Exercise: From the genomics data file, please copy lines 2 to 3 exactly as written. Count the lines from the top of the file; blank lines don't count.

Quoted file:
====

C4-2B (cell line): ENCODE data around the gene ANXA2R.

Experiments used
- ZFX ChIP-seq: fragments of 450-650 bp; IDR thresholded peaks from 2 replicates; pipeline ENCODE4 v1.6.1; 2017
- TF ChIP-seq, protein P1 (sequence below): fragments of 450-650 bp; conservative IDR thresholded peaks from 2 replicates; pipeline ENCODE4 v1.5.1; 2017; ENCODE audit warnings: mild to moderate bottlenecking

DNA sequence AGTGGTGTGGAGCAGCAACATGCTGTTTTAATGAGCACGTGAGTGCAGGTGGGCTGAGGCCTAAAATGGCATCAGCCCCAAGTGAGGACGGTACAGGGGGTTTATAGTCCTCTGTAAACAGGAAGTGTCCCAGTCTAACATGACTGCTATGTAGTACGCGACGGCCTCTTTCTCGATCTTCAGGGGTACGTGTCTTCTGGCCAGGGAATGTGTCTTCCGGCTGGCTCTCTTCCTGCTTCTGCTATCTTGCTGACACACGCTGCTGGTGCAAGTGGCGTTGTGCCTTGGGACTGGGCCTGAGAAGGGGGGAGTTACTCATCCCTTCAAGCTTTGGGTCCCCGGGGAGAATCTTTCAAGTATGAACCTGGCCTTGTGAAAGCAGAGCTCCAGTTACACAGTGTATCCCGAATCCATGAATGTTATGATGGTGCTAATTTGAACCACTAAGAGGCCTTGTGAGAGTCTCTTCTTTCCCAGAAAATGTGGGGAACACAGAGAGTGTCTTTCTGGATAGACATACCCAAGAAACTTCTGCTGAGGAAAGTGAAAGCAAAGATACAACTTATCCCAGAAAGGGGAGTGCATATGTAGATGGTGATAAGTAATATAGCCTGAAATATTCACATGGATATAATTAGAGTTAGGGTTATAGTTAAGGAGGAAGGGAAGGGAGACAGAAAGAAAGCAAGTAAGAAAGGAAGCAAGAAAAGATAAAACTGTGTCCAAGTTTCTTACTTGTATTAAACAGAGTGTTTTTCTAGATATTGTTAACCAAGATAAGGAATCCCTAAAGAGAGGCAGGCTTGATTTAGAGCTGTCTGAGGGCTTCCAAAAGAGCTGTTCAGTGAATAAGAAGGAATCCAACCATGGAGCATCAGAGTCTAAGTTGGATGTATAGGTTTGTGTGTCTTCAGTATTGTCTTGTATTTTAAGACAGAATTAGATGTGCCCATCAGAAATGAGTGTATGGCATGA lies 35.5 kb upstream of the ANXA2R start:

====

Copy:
Experiments used
- ZFX ChIP-seq: fragments of 450-650 bp; IDR thresholded peaks from 2 replicates; pipeline ENCODE4 v1.6.1; 2017